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- Chris Fabry
- Married to Andrea since 1982. We have 9 children together and none apart. Our dog's name is Tebow.
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After finding and remediating mold twice in our Colorado home, we abandoned ship in October 2008. Because of the high levels of exposure, our entire family was affected. After months of seeing different specialists for all of the problems, we came to Arizona to begin comprehensive treatment to rid our bodies of the toxic buildup. In August 2009 we moved into a larger home, four bedrooms, south of Tucson, north of Mexico. I am doing my daily radio program/ writing from that location. Thanks for praying for us. We really feel it.
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Thursday, July 26, 2012
7:11 AM | Posted by Chris Fabry | | Edit Post
I woke up yesterday morning thinking of Mike Sullivan. I wondered why, then looked at the calendar. It was in July of last year that we lost him. On the 26th, I believe.
Maybe we didn’t so much lose him as we realized what an impact his life made on so many people. I still haven’t been able to watch all of the memorial service my friends recorded. I think he would understand.
I didn’t know Mike all grown up and educated and with a beautiful family. I remember him as #10 to the right, next to his friends Kelly and Bill. I’ve seen the pictures of his other life and can imagine them together, the hole in their hearts now, but the celebration this day brings as well. Remembering is a holy act that honors a father or husband or friend.
I didn’t know Mike with closely cropped hair and a degree and medical success. He is stuck in my mind with a Buster Brown haircut, bell-bottomed pants, frozen in time with red hair and smacking gum and fingernails clipped to the quick and the crossover dribble that came so naturally. And that laugh. It’s hard to describe if you didn’t hear it. Sort of a cackling, chuckling, sniggering guffaw of a laugh. One that came from the belly he couldn't suppress.
And that little spot on his bottom lip. It showed most when he smiled, stretched out and tight. We saw the spot a lot.
I learned to covet because of Mike Sullivan. I knew it was wrong. I knew you weren’t supposed to want what other people had, but with Mike, you couldn’t help it. You wanted what he had, though you couldn’t quite put your finger on it. It wasn’t the floppy hair and freckles and the spot on the lip, it wasn’t just the swagger—that self-confidence nobody else seemed to possess. Or the fashion sense. Or the brains. Mike had smart written all over him pre-kindergarten. No, it was the whole kit and caboodle, as my father would say.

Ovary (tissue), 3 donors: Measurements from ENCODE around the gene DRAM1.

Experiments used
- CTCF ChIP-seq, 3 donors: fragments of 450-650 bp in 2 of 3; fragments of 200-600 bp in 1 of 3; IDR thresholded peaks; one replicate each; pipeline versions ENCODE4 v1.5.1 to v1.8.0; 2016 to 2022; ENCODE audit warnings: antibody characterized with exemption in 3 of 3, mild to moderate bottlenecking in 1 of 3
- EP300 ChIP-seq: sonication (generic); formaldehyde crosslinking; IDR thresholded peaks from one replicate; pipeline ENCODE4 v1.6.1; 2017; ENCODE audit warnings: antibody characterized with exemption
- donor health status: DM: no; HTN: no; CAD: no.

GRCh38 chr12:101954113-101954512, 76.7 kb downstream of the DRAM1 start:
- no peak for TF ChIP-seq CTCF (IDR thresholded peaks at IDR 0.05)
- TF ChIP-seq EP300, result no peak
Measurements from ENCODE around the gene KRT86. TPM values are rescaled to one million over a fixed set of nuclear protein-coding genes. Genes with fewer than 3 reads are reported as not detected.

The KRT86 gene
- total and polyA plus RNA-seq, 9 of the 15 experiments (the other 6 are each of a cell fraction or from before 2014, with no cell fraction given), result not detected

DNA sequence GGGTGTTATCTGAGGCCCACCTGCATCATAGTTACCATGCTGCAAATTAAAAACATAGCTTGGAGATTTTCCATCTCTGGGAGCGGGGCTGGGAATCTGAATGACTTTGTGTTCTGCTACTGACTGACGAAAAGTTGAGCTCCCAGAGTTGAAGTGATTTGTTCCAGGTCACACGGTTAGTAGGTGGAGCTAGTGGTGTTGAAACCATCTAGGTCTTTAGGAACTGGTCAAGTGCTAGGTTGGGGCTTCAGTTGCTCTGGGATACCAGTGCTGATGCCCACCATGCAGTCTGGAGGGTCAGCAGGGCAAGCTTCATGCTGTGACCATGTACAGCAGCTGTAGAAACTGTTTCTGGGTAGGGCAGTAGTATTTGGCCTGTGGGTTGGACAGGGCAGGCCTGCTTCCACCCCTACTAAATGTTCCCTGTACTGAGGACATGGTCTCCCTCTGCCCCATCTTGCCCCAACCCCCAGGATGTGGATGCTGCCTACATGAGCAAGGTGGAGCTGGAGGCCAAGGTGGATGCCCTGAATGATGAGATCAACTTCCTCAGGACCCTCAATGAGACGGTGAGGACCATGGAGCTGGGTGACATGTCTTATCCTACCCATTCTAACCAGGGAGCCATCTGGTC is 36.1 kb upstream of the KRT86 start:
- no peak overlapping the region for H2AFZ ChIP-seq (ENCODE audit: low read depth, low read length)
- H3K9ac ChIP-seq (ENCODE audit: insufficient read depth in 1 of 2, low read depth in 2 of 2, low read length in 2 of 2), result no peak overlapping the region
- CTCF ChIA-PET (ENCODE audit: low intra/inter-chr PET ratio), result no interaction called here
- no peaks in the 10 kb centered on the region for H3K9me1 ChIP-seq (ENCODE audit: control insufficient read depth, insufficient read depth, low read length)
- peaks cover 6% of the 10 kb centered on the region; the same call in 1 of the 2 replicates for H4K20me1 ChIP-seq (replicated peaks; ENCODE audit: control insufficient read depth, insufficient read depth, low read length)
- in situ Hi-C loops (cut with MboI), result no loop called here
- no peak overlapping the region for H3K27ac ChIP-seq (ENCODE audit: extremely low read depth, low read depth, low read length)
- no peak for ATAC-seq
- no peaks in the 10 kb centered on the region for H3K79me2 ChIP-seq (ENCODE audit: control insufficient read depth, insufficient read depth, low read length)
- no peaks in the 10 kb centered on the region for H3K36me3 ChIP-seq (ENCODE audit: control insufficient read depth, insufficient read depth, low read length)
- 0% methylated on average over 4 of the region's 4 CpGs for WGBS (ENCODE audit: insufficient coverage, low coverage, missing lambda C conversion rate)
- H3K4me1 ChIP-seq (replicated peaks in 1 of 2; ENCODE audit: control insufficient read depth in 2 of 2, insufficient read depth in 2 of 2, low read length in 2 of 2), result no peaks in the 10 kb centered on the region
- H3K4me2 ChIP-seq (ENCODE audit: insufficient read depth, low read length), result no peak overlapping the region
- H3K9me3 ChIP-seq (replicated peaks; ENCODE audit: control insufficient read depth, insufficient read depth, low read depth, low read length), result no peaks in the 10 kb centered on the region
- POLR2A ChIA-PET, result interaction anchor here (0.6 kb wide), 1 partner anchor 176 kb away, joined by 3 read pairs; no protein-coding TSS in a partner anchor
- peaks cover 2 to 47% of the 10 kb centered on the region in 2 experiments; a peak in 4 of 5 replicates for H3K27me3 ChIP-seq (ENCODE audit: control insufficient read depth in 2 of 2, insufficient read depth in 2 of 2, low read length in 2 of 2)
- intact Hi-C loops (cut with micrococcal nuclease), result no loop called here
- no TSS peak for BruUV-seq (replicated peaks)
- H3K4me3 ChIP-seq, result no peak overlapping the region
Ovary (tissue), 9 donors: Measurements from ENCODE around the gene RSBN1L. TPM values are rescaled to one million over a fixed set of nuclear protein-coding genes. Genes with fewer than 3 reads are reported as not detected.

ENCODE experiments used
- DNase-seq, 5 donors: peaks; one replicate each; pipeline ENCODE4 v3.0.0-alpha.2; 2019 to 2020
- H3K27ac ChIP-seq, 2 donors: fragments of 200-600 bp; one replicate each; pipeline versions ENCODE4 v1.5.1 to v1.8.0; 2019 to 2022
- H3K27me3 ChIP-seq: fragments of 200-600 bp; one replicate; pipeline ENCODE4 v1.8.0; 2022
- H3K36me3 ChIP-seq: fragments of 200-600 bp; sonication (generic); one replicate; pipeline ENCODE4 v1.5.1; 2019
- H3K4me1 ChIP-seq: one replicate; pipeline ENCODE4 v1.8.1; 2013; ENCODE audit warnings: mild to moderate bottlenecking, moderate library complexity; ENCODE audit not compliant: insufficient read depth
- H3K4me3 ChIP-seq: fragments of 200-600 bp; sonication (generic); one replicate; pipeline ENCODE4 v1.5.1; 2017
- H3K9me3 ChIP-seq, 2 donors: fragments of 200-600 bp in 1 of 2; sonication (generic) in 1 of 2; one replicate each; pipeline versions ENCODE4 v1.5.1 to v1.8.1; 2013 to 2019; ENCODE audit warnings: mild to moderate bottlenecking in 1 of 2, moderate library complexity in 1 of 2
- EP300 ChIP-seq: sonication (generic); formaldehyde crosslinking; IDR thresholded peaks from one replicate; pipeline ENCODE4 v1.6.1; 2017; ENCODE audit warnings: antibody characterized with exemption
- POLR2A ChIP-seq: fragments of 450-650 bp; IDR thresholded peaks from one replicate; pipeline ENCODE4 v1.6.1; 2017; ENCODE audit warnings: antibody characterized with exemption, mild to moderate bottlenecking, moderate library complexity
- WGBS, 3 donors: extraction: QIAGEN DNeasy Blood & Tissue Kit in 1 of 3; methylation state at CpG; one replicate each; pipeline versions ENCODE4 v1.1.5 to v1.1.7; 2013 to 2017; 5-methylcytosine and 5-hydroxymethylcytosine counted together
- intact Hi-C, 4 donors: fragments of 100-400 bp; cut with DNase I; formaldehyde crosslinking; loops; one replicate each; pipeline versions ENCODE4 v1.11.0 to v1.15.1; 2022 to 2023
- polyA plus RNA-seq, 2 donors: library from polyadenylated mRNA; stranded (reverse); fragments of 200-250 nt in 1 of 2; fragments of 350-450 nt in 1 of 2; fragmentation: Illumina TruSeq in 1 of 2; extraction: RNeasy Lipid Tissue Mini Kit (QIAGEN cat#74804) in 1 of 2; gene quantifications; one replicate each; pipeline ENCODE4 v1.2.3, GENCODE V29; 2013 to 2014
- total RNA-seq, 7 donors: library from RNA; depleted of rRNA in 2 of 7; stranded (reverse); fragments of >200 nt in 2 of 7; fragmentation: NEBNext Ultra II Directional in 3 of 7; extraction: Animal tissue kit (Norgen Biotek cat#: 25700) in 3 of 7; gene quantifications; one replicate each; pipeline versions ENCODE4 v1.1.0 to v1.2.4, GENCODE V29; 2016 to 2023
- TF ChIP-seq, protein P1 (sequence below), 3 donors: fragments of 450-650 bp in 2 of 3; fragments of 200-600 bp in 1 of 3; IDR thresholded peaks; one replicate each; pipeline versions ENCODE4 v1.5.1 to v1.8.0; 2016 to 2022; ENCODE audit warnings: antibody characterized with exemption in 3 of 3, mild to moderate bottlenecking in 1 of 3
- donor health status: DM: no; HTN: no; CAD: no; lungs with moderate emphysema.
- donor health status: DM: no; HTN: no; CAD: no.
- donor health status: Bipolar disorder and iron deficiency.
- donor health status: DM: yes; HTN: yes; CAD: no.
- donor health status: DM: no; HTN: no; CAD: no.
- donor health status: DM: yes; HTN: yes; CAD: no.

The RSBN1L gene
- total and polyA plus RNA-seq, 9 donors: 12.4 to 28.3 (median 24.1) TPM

Here’s the weird thing. It never seemed to possess him. Others had swagger, wore nice clothes, had adept mental acuity, and freckles, but it always seemed to catch up with them. They knew they had “it,” whatever “it” was. But with Mike, his self-confidence and intelligence and good-looks was like a shadow that trailed him, that never quite caught up. He knew it was there, he had to have known, but he always acted as if he was no big deal. Some call it humility and I suppose they’re right.
The picture here has Mike on the left and Bill from above to the right and Libby in the middle. Old friends who gathered to remember a special coach.
If I close my eyes long enough, I can conjure Mike up. Tying his shoes, cross-legged before gym class, head down, hair in his face. Speaking at graduation, a little nervous, but still in control. Walking to school with his books under his arm. All the girls talking to him. I don't just mean some, ALL. That's another blog.
Don’t get me wrong, he made mistakes. Mike wasn’t a saint. But he knew that, too. The trick is never letting either truth catch up to you or possess you.
I don’t know what age people are in heaven. Whether babies who die stay that age or progress. Whether old people revert to a more youthful visage. I’ve studied it and admit I don’t know. But I don’t have to know. All I’ll have to do to find Mike is to listen for the laugh.